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How to be a Networking Professional RRS feed

  • Question

  • I want to be a Computer Networking Professional.

    To do this, I have the following certifications: CompTIA A +, N +, Cisco CCNA. But with those certificates I can’t find a job as a Network technician, without production practice it is not possible. I was preparing to pass Cisco CCNP Routing exam, but I realized that I it will not help for me to find a job, without a real practice. So, I decided to start from the bottom of the IT industry and to get some Microsoft certification first, because it is easier way to find a good IT job. Now I am working as - Desktop support. My first exam for Microsoft certificate that I passed is - Windows 7, Configuring 70-680.

    My questions are:

    1.      How with Microsoft Certification to become a computer network professional?

    2.      What's next exam and what is the goal – Which certificate to obtain?

    3.      How can I utilize my CompTIA A + and N + certificates?

    4.      Should I take MCSA certificate or pick some newest certificates?

     

    I will appreciate for all advices.

    Monday, August 15, 2011 5:23 AM

Answers

  • Hi,

    regarding what you wrote, I have to tell you, that all certifications will not give you what you are missing: Practice!

    All certifications can only help you getting an interview appointment but they will never ever give you a job. At least that is what I saw so far (limited to a few copanies in germany). We are always looking exactly at the profile and what did the person do. If you have no practice, you will never ever get a job where practice is required (e.g. a job on senior level). You need to find a job for an apprentice where you can get your first experience and practice. And where you can learn, that a lot more is important than just some technical know how.

    To get back to Microsoft exams: There is no good exam to become a network professional. Microsoft offers certifications towards their products e.g. Windows Server. These exams also cover network specific areas but they are always based on a microsoft technology.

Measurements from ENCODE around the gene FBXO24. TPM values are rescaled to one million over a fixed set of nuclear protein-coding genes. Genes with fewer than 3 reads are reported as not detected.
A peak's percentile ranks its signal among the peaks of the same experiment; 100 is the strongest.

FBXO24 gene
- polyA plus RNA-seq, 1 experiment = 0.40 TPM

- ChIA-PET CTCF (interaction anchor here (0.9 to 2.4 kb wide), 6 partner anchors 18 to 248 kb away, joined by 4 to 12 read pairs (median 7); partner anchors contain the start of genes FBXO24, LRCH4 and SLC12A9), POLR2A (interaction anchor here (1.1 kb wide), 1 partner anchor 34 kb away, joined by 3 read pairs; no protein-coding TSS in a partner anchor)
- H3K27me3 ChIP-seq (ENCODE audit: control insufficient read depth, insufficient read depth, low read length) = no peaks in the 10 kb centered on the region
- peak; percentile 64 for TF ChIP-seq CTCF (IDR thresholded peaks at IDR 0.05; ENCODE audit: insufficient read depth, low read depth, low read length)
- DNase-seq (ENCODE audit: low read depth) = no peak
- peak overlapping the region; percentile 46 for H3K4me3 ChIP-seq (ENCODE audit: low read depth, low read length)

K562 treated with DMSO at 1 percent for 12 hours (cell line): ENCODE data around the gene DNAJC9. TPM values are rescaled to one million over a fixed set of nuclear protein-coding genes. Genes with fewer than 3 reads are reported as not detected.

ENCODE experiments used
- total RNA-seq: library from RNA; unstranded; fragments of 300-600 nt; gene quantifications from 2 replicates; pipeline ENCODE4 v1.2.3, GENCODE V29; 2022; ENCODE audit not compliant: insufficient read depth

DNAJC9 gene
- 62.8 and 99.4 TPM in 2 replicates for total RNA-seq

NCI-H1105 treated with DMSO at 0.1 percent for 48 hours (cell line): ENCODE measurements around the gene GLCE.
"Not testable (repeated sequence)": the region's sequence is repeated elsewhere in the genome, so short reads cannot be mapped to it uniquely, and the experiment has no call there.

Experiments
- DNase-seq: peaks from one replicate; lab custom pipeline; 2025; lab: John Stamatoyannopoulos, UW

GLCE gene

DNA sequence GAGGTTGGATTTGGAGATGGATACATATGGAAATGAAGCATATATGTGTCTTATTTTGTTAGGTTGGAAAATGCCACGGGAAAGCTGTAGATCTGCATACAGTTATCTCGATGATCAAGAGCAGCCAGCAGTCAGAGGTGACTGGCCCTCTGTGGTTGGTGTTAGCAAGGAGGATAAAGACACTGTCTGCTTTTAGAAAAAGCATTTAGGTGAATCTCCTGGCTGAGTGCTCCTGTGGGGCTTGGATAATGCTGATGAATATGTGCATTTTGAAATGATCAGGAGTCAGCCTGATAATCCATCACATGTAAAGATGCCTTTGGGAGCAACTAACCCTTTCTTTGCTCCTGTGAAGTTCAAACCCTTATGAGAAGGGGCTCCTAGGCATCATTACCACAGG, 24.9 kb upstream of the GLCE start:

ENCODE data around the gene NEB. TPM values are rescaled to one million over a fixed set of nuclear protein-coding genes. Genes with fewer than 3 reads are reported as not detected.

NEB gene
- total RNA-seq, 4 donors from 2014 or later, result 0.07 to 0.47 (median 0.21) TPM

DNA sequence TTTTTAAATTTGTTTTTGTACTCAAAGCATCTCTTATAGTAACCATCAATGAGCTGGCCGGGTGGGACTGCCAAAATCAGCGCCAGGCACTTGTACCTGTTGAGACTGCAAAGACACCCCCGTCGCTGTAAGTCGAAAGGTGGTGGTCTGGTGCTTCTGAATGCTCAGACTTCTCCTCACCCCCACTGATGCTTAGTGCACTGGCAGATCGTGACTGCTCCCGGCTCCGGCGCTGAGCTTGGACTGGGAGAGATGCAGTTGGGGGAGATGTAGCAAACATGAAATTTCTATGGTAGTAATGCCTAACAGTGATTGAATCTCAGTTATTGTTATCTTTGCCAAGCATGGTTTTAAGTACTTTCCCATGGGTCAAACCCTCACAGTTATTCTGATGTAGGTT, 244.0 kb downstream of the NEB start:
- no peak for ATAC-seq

If you decide to toke soe microsoft exams, I would suggest to target some newer MCTC / MCITP ones. Just check, which products are most important for you as network professional (If you have no practice so far, then maybe you have no idea, what knowledge is required? But you have to decide, what you want to do - if you want to be responsible for the main network, then you are not interested in any microsoft products. Then you want to learn all about network cards, cableing, switches and ronter, vlans, firewalls .... How to configure a Windows Server or a ISA Server or whatever wil come at the end I think.

    But I have to confess, that I do not know the exact job description of such a person. I am working as a software developer (which a small "pause" when I was active as system administrator responsible for software packaging / software distribution to AIX / OS/2 / Windows systems ....).

    So my main point is: certifications are not that much worth if you have no practice. People with no practice get some braindumps and pass the exam and get the certifications - but they do not have the knowledge and in an interview people will quickly find out ....

    With kind regards,

    Konrad

    • Marked as answer by Rubel Khan Sunday, August 21, 2011 7:05 AM
    Monday, August 15, 2011 9:25 AM
    Answerer
  • ...So my main point is: certifications are not that much worth if you have no practice. People with no practice get some braindumps and pass the exam and get the certifications - but they do not have the knowledge and in an interview people will quickly find out ....